The data here show some differences in the comparison of AD to VaD, suggesting that VaD may be a different clinical entity, whether or not the autopsy pathology is entirely distinct. However, our data support the idea that better clinical criteria are needed for VaD to help us reliably distinguish it from AD. The clinical criteria we have only provide us with an averaging of symptoms. Perhaps its differentiation of VaD from AD is difficult80 because VaD is a cluster of unrelated causes of vascular brain damage,54,86 and were it carved up into reliable subsets maybe we could recognize the subsets more readily than the single category we now have.39 Then perhaps we could chart its courses, determine its etiologies and overlaps, predict its behaviors, and find even more specific treatments. More immediately, we may need to rely more insistently on MRI, SPECT, or PET blood flow studies95,96 and other diagnostic tests.97—99
Limitations of this study include the sample selection, the use of the clinical diagnosis, missing data, and differences in age and gender between the groups. From what we know of MMSE scores in AD,7 it would seem that in our group early durations were underestimated and later durations were overestimated by AD patients and their informants. It may be a tendency for AD patients and their families to underestimate the duration of illness more than VaD patients do, since the onset of AD is insidious and the onset of VaD is often heralded by a stroke and memorable hospitalization. The limitation of sample selection is that frequently these patients were seen by psychiatrists for behavioral problems and thus they might not represent the population seen, for example, by a stroke clinic or in a nursing home.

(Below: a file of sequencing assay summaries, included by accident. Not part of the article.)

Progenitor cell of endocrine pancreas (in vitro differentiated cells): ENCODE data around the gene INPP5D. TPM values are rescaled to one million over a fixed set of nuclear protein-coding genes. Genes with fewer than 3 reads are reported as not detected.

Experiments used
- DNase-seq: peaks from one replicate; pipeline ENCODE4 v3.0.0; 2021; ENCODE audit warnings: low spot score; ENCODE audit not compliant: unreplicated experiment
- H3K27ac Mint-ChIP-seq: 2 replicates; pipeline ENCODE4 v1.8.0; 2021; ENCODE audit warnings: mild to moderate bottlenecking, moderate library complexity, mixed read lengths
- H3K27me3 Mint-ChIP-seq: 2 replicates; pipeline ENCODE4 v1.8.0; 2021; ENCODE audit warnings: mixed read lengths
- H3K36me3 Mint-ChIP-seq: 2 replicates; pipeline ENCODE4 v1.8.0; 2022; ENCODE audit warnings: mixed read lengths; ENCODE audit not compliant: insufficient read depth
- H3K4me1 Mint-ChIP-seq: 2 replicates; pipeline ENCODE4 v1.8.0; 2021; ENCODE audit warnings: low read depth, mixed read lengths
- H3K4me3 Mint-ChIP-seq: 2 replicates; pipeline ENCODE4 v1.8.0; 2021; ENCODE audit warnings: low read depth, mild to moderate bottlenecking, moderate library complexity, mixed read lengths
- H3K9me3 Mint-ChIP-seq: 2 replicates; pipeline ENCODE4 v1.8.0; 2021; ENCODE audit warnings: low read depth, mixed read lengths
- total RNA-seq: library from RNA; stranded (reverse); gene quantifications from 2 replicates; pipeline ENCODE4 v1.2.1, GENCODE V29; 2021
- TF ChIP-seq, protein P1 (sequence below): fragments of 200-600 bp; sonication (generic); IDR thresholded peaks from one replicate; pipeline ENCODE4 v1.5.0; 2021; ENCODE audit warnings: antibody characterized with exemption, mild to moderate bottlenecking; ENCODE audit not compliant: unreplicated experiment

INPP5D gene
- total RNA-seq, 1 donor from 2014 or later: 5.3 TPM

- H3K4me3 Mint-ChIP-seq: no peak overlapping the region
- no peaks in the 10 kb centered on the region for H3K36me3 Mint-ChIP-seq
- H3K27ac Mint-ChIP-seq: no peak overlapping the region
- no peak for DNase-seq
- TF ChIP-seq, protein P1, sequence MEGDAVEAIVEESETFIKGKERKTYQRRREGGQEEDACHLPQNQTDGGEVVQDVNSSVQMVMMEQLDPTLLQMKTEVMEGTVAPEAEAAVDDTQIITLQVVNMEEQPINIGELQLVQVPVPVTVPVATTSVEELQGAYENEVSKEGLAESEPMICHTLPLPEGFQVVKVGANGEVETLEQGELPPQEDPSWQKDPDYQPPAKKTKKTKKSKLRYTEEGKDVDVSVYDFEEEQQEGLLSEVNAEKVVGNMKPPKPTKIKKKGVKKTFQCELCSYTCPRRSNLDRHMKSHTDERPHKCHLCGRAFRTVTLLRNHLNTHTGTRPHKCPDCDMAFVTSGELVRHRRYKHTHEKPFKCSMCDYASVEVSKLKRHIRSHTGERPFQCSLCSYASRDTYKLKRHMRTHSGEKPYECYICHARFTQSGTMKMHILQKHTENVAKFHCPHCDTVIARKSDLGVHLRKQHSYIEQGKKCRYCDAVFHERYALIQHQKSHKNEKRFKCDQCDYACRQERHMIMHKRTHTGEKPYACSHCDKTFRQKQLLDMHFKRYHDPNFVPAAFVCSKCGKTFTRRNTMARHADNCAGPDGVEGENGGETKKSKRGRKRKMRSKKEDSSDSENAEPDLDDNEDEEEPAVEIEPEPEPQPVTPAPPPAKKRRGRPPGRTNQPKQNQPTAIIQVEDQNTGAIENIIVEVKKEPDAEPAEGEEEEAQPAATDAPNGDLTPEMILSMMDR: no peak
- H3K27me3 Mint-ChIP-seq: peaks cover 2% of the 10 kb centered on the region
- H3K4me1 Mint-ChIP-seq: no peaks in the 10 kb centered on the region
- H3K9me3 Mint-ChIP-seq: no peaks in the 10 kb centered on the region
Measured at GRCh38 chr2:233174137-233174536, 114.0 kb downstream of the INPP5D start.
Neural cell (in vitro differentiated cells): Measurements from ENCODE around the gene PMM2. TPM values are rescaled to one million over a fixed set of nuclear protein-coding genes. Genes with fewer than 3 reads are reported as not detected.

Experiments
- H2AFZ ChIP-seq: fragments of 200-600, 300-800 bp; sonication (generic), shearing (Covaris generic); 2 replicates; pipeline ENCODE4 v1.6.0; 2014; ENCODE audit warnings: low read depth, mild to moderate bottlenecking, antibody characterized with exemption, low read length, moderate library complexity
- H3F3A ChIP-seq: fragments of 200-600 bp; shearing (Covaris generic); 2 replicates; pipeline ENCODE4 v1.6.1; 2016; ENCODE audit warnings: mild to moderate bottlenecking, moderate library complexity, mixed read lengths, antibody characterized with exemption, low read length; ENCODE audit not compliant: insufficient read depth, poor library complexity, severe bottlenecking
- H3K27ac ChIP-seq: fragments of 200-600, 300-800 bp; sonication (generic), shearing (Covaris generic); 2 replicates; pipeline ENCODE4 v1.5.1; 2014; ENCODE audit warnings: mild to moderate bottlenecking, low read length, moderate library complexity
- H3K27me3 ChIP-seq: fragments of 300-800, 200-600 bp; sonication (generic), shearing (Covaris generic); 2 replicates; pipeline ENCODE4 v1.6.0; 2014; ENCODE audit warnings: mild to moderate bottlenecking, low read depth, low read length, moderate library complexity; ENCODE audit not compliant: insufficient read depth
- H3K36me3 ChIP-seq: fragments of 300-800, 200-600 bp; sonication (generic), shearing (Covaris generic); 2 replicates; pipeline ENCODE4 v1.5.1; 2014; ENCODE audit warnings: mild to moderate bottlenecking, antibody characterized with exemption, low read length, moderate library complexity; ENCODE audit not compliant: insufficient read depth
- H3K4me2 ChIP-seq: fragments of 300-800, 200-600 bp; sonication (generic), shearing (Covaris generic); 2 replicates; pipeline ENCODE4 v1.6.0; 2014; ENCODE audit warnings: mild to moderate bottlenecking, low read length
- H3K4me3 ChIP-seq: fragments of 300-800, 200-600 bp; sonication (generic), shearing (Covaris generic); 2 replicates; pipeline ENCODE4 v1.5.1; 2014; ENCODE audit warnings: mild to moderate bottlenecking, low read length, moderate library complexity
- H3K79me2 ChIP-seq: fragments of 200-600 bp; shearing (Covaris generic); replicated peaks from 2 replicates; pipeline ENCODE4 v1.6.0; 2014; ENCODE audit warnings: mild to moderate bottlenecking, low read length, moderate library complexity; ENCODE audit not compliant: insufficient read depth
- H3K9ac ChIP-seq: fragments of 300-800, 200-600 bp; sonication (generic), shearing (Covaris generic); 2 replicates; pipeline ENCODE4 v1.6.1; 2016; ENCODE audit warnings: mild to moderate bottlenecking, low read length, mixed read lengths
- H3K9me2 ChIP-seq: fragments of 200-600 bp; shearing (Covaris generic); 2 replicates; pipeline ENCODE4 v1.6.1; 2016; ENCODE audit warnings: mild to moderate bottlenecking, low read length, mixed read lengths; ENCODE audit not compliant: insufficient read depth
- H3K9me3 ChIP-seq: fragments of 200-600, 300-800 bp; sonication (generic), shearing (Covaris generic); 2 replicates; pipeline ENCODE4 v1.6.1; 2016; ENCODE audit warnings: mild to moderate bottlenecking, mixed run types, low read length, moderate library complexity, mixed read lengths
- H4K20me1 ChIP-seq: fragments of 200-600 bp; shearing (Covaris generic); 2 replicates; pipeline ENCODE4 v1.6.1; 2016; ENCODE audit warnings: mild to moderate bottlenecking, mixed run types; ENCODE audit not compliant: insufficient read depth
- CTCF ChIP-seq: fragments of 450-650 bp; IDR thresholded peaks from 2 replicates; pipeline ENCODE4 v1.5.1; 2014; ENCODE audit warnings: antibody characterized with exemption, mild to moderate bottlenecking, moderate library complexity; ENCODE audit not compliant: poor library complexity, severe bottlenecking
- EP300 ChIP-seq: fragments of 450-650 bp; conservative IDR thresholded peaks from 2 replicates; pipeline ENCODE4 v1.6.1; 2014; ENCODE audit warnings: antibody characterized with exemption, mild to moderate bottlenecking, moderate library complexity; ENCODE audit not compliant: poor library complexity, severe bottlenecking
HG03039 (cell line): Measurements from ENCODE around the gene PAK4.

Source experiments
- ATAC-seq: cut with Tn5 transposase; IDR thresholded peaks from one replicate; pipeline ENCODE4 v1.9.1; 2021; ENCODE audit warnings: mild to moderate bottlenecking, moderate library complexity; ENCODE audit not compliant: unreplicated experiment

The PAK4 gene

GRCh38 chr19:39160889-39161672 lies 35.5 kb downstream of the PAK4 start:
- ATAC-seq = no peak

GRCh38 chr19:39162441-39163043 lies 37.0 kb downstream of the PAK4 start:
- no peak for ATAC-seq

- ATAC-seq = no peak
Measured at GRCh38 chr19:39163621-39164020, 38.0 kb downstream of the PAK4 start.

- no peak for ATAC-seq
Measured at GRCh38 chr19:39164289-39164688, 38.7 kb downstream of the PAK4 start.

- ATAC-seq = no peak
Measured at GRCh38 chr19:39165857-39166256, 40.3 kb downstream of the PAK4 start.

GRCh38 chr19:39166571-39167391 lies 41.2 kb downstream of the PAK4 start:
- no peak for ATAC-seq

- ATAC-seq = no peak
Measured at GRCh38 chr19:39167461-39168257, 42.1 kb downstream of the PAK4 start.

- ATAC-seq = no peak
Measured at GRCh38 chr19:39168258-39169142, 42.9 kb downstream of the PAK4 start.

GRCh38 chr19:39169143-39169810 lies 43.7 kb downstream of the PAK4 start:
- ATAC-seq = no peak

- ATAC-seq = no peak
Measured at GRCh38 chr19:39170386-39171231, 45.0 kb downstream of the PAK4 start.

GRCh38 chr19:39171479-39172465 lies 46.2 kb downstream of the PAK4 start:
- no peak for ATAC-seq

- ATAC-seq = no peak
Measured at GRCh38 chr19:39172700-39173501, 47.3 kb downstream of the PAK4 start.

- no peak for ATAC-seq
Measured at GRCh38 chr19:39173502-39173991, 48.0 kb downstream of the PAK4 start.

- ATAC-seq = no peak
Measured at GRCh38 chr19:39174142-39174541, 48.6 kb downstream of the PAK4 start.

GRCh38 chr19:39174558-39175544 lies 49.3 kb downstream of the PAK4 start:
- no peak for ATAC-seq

Another confounder is the use of cross-sectional comparison. Because the course of AD is typically predictable, this type of analysis should be a first approximation of natural history or course. However, in VaD, where there are many distinct possible courses, cross-sectional analysis eliminates the severe cases that never came to the study, thus overstating the cognitive and functional levels of the average VaD patient. For the most part it artifactually produces rates for surviving VaD patients at any duration of illness who have not yet been permanently institutionalized. Although duration is a measure of cognitive and functional decline in AD, the unpredictable nature of VaD precludes this correlation. If subsets of VaD could be isolated, such as all the patients who died within the first two years of admission, or those with Binswanger's disease, which has a more gradual and predictable course, then the cross-sectional approach of symptoms by duration would be a more accurate reflection of disease course. With methods such as this or the employment of longitudinal studies with subgroups, the identification of VaD might become easier and the treatment more specific.